Oliver Schmidt awaits trial on 11 felony counts, other VW execs remain in Germany02/24/2017 | ConsumerAffairs
Volkswagen has paid billions of dollars in fines, penalties, and buyback costs related to its "dirty diesel" scandal. But that's not much help to Oliver Schmidt, a VW engineer who at one time headed the automaker's emissions compliance department.
Schmidt, 48, has been in jail in Detroit awaiting trial on 11 felony counts, and a federal judge Thursday refused to release him on bond, saying he presented an extreme flight risk. Schmidt was arrested at Miami International A...
Federal judge gives preliminary approval to plans to fix or buy back 80,000 cars02/15/2017 | ConsumerAffairs
Volkswagen moved closer to putting the "dirty diesel" scandal behind it this week as U.S. District Court Judge Charles Breyer gave preliminary approval to a plan under which VW would pay about $1.2 billion to fix or buy back about 80,000 3.0-liter diesel vehicles.
That amount could increase to $4 billion if the Environmental Protection Agency and other regulators don't approve of VW's proposed fixes to all of the 3.0-liter Audi, Porsche, and Volkswagen models.
“We are ple...
3.0-liter diesels in VW, Audio and Porsche models also used illegal "defeat devices"11/20/2015 | ConsumerAffairs
Like a cloud of billowing smoke, the Volkswagen dirty diesel scandal just keeps expanding. The Environmental Protection Agency now says that at least 85,000 additional VW, Audi and Porsche vehicles are equipped with software allegedly designed to cheat emissions tests.
The EPA said today that Volkswagen and Audi officials yesterday admitted that the software that fudges on emissions tests was present on all vehicles powered by the VW group’s 3.0-liter diesel V-6 engine si...
Regulators in California have reportedly found a second defeat device on some Audi models11/08/2016 | ConsumerAffairs
It looks like VW isn’t out of the woods yet when it comes to its connection with defeat devices. Forbes reports that regulators from the California Air Resources Board (CARB) have allegedly found another unreported defeat device that misrepresented carbon dioxide emissions on certain Audi models.
Worse yet, Bild am Sonntag – a German publication – has found a document wherein Audi chief of powertrains Axel Eiser discusses the defeat feature and how it will be “100% activ...
The company is hoping to avoid having to buy back all of the dirty diesel cars11/15/2016 | ConsumerAffairs
Another chapter in the Volkswagen dirty diesel scandal may be drawing to a close. Reports today say that VW has reached an agreement with federal and California regulators to fix or buy back about 80,000 Audi, Porsche, and VW vehicles with 3.0-liter diesel engines.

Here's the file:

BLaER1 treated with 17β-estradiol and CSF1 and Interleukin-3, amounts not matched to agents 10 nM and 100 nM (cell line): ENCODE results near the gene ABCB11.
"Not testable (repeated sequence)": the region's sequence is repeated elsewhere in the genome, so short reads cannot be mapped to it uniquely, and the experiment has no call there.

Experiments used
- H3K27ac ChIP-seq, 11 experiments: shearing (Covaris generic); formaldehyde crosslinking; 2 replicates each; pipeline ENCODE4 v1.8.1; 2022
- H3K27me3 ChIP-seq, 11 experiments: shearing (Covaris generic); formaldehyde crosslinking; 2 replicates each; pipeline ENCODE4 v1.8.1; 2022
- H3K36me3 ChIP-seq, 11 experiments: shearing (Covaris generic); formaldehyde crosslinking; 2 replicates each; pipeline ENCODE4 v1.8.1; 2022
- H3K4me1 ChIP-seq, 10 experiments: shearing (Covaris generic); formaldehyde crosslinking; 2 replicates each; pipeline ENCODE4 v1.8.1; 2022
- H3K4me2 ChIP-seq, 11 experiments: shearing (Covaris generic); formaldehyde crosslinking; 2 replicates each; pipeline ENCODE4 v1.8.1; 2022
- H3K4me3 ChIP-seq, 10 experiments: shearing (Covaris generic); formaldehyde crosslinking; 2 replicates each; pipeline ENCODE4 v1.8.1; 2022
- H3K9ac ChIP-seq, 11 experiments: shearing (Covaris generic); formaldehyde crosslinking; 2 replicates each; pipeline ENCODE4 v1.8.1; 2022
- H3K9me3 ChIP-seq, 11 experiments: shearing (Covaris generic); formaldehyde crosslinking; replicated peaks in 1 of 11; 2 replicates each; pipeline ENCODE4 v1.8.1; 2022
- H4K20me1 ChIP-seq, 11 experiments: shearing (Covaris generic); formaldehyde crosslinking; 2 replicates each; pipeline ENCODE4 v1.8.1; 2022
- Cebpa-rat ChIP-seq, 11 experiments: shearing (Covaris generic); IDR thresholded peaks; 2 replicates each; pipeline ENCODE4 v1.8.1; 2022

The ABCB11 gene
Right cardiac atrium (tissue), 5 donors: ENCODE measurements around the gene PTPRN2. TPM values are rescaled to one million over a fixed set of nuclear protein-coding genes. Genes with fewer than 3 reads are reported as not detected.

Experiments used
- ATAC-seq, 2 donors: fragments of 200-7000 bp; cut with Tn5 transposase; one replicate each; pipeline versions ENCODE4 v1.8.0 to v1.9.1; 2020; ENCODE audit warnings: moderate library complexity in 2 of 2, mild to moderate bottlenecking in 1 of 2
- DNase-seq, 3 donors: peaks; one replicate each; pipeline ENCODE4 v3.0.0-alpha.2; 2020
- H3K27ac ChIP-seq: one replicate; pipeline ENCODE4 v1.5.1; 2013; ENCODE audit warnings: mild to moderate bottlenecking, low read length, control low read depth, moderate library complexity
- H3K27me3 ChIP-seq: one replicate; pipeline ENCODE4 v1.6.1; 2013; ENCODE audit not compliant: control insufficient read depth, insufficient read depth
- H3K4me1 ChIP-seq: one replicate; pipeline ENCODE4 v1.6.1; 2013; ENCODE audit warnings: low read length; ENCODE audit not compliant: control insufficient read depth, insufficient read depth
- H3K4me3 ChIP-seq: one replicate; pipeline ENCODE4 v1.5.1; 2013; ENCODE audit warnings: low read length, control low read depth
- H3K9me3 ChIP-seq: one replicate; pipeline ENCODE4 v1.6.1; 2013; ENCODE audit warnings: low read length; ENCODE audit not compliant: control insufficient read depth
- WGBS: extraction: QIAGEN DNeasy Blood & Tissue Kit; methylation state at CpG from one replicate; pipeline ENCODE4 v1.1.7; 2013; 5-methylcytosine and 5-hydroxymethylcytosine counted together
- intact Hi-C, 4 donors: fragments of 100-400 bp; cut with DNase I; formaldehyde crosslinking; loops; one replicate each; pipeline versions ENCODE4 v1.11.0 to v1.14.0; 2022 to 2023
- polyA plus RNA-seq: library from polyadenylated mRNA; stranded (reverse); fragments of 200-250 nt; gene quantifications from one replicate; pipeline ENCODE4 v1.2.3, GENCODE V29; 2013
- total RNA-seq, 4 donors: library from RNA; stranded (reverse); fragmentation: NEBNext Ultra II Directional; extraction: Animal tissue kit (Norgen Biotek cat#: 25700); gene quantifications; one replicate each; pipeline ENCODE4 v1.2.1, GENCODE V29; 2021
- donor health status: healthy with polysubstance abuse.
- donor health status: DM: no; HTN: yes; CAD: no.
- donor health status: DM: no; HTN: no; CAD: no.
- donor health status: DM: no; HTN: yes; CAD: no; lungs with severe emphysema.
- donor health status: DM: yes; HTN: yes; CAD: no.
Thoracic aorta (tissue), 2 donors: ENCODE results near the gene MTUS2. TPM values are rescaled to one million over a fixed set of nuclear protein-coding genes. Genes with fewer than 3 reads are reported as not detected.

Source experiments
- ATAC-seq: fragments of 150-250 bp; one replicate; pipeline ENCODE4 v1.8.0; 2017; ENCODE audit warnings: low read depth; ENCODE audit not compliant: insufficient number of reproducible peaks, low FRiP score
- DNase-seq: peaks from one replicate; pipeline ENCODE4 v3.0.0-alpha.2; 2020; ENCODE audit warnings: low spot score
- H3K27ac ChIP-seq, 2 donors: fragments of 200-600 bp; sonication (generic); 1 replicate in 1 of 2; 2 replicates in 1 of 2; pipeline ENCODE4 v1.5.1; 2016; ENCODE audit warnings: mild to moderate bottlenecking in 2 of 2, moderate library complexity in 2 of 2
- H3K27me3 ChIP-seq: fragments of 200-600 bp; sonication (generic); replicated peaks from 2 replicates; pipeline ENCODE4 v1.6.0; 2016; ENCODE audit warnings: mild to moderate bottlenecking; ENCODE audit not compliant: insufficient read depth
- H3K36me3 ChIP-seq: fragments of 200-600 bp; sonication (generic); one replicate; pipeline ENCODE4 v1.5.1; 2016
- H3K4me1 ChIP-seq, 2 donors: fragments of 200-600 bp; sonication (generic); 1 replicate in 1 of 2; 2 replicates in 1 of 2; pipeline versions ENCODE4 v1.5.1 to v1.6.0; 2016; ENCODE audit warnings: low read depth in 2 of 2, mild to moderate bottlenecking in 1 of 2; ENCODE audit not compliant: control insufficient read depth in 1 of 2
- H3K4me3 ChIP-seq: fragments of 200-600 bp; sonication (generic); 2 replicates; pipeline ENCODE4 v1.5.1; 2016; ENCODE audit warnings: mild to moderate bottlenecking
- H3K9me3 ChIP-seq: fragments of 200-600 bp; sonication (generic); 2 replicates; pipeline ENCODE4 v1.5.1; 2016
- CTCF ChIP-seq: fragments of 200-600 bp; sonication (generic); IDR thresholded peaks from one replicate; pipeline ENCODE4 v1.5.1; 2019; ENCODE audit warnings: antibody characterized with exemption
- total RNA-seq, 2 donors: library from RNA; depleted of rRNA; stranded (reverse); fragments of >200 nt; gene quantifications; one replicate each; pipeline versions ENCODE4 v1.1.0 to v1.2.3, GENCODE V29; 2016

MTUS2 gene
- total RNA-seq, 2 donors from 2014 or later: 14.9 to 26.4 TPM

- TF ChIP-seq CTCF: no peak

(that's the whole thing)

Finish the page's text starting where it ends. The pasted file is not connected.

About 60,000 of the cars would be recalled and brought into line with U.S. and California emission standards while 19,000 older models would be repurchased because fixing them would be too complicated, Bloombe...
The approval closes another chapter in the 'clean diesel' scandal that shook confidence in automakers10/25/2016 | ConsumerAffairs
A federal court judge today approved the $15 billion settlement between Volkswagen and consumers who owned or leased a Volkswagen or Audi 2.0-liter TDI "clean diesel" car. It's the largest consumer class action settlement in U.S. history.
In most cases the owners of VW and Audi diesel cars fitted with illegal emissions defeat devices will receive between $12,500 and $44,000 each, depending on the model, year, mileage, and trim of the car, as well as where the owner lives...
Company plans 30 electric vehicle models within 10 years06/16/2016 | ConsumerAffairs
Still coping with the aftermath of its diesel emissions cheating scandal, Volkswagen has announced a major shift in direction – away from diesel and gasoline powered vehicles and toward what it calls “sustainable mobility,” another way of saying electric vehicles.
The company calls the initiative “Together – Strategy 2025.” It has announced plans to introduce more than 30 purely battery-powered electric vehicles over the next 10 years. Eventually, it expects electric veh...
Dirty diesel scandal leaves Volkswagen owners feeling outraged and betrayed09/21/2015 | ConsumerAffairs
Volkswagen has apologized and suspended sales of its "clean diesel" cars in the U.S. after federal and California officials charged the cars were clean only when hooked up to emissions testing devices and dirty the rest of the time.
Whether an apology will be enough to placate outraged VW owners is doubtful. "I am furious at Volkswagon for intentionally lying to me. I want to return my 2010 to Volkswagen for a full refund," said photographer and VW owner Joshua Ets-Hokin...
Retrofitting the rest will be a long and expensive process01/08/2016 | ConsumerAffairs
A German newspaper report says Volkswagen may buy back about 115,000 cars in the United States as a result of the "dirty diesel" scandal. Another 450,000 will need extensive retrofitting to meet U.S. emission standards, the report said.